AUSTIN (KXAN) - The Austin Transportation Department announced Sunday it will stop all of the construction projects downtown during the race -- music to the ears of business owners downtown.
As the countdown continues ahead of Austin's first Formula One race city leaders talked Sunday about how it will impact people in Austin.
Danny Bressler, a manager at Frank, a popular hotdog place downtown, says he wasn't too concerned when word of construction outside his restaurant first began.
"It started off slow and got progressively more intense," said Bressler. "It became a huge inconvenience. It's been horrible for parking. At one part it was kind of dangerous."
More than six months later, the construction is still going. It's forced his customers to jump through hurdles just to come inside. The restaurant's front door was even blocked off temporarily, meaning patrons could only enter through a back entrance.
"It just seems like the whole street is blocked off," said Josiah Shirley, an Austin resident. "I'm left thinking, 'Well, how do I get to this place?'"
And those are words no business owner ever wants to hear. Confused customers affected businesses so much, several had to shut down.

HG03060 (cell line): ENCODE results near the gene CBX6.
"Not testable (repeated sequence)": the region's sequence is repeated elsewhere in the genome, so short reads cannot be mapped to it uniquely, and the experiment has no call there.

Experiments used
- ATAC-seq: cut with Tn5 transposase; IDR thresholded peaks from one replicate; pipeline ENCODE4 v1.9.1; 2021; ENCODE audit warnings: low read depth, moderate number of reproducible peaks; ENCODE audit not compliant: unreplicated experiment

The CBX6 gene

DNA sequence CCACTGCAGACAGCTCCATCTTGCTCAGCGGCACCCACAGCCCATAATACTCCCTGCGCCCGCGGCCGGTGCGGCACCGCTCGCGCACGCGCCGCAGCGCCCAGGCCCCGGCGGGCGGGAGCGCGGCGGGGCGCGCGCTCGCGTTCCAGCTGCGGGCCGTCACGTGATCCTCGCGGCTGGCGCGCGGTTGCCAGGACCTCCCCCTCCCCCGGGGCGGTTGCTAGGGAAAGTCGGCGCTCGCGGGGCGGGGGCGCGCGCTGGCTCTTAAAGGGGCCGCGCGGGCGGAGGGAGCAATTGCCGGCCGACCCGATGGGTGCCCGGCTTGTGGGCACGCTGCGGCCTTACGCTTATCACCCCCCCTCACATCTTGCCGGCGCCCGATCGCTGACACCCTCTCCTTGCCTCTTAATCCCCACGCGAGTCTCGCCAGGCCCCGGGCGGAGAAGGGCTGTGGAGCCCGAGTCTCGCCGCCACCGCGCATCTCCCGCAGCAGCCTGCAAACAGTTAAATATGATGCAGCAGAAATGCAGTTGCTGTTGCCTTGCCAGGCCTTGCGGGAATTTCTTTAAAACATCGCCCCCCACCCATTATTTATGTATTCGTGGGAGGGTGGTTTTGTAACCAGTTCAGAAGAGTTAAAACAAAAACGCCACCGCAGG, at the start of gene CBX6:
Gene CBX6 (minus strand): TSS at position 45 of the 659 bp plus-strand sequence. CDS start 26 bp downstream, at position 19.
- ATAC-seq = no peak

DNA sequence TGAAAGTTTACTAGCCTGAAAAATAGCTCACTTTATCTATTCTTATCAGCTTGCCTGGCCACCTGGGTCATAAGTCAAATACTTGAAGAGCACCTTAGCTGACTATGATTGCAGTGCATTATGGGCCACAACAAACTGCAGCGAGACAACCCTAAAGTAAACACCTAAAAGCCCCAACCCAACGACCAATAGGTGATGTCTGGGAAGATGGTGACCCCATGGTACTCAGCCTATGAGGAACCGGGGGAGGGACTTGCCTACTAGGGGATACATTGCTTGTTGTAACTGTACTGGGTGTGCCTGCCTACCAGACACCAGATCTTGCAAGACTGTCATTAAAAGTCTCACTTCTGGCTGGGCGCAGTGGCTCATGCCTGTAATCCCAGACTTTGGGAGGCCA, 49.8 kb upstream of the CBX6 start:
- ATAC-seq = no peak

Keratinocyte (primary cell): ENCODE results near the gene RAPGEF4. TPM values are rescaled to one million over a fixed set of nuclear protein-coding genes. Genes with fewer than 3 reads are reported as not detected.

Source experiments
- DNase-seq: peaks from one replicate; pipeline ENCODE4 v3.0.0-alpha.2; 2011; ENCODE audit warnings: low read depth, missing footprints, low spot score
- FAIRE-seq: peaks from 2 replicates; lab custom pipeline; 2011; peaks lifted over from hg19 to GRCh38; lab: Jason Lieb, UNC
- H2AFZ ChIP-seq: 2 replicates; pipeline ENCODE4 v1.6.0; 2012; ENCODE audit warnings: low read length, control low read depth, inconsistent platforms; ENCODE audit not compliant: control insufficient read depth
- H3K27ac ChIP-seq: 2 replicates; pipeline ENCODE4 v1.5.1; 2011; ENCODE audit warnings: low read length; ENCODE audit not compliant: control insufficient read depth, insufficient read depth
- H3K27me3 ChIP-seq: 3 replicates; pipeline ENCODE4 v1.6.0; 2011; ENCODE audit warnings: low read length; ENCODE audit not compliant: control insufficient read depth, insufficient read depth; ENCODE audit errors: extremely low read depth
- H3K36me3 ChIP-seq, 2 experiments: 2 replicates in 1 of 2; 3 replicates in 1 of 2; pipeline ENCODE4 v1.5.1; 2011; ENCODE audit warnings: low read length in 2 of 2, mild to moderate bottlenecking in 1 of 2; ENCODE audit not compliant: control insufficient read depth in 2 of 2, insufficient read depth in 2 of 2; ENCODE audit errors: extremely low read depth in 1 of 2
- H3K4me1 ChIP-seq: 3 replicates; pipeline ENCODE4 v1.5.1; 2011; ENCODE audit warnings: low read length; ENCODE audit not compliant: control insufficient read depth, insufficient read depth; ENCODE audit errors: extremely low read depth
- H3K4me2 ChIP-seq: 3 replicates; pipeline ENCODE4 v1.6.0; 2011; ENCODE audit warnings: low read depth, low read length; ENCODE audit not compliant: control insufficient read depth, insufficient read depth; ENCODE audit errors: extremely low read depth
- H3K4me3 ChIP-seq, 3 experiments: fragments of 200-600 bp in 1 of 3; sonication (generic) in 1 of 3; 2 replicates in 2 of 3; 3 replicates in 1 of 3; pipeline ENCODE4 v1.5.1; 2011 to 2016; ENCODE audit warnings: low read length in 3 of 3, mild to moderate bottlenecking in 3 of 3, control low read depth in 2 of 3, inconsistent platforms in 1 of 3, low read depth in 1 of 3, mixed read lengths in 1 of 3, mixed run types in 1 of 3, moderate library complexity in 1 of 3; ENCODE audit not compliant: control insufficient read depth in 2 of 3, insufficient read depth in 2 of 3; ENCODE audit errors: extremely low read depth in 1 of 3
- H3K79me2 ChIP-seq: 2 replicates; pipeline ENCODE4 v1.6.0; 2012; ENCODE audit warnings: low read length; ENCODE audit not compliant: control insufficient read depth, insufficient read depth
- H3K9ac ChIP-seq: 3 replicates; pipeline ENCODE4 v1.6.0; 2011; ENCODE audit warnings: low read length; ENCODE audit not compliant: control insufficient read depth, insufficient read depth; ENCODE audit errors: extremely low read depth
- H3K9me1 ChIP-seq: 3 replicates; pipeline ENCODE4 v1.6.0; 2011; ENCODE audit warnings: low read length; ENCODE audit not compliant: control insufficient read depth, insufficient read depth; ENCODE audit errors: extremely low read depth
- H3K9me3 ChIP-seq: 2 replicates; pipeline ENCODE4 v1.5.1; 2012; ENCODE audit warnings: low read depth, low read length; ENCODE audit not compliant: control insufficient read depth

"It's been really rough, unfortunately, for this little stretch of restaurants here. Unfortunately, Maria Maria had to shut their doors," said Bressler.
In a press conference Sunday words of relief came from the Austin Transportation Department.
"Our city construction activities as well as some of our private activities downtown -- we are asking them to halt or slow down," said Robert Spillar, director of the Austin Department of Transportation.
The Public Works Department has issued a moratorium on construction permits and activities that affect downtown sidewalks and streets from Thursday, Nov. 14 through Monday, Nov. 19.
City contractors will also clean and restore appropriate pedestrian access for the large number of pedestrian visitors downtown.
With 300,000 visitors expected in Austin during F1 weekend, Bressler is bracing for chaos, but at least all those fresh customers will be able to walk right into his restaurant.
"It's going to be a real inconvenience," said Bressler. "But I think its going to be good for business we are definitely getting ready for it."
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